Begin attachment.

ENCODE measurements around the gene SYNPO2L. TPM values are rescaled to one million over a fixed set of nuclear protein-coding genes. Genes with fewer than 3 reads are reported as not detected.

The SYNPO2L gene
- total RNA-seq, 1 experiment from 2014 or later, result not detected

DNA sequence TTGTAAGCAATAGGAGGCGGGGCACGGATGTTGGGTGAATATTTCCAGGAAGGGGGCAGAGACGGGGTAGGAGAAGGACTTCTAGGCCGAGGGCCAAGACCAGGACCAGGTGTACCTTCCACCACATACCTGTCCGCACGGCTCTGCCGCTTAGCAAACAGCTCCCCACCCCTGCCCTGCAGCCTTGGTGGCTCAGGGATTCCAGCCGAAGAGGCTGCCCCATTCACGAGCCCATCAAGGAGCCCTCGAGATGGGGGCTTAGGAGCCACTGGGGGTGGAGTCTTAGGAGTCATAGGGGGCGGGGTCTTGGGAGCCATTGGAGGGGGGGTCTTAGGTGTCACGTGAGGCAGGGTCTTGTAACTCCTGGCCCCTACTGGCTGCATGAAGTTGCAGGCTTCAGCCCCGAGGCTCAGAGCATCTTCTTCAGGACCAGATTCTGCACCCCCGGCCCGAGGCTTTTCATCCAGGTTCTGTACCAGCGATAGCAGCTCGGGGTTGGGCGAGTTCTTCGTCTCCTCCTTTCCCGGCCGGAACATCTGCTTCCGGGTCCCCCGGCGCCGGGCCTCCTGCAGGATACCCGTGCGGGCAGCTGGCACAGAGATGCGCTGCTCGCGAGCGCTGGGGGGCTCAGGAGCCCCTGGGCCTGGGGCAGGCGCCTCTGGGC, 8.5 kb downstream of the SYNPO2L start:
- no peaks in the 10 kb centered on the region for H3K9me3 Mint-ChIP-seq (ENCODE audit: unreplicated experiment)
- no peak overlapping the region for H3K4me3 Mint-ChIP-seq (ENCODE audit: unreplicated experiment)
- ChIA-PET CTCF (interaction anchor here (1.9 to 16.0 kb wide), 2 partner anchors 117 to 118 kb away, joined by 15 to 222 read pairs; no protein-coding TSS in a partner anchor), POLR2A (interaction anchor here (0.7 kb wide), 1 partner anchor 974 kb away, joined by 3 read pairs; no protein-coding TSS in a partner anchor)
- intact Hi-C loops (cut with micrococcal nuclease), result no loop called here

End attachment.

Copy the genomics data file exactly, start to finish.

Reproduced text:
ENCODE measurements around the gene SYNPO2L. TPM values are rescaled to one million over a fixed set of nuclear protein-coding genes. Genes with fewer than 3 reads are reported as not detected.

The SYNPO2L gene
- total RNA-seq, 1 experiment from 2014 or later, result not detected

DNA sequence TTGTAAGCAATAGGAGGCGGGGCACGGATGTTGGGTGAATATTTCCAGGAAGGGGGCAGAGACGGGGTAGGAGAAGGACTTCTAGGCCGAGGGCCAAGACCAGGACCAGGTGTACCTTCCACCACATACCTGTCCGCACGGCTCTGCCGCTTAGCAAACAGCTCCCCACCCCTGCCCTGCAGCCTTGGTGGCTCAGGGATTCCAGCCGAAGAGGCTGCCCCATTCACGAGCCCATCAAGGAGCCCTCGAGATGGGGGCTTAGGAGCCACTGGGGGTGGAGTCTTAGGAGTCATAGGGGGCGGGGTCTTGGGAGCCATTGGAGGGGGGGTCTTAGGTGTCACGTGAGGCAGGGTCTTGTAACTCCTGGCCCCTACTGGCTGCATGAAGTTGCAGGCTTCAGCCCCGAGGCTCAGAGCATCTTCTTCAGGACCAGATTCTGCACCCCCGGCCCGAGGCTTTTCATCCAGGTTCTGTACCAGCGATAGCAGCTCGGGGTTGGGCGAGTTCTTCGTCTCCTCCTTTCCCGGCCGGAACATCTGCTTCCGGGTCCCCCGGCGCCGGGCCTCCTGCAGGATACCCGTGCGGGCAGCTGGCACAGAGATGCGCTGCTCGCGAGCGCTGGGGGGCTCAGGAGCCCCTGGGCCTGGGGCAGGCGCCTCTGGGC, 8.5 kb downstream of the SYNPO2L start:
- no peaks in the 10 kb centered on the region for H3K9me3 Mint-ChIP-seq (ENCODE audit: unreplicated experiment)
- no peak overlapping the region for H3K4me3 Mint-ChIP-seq (ENCODE audit: unreplicated experiment)
- ChIA-PET CTCF (interaction anchor here (1.9 to 16.0 kb wide), 2 partner anchors 117 to 118 kb away, joined by 15 to 222 read pairs; no protein-coding TSS in a partner anchor), POLR2A (interaction anchor here (0.7 kb wide), 1 partner anchor 974 kb away, joined by 3 read pairs; no protein-coding TSS in a partner anchor)
- intact Hi-C loops (cut with micrococcal nuclease), result no loop called here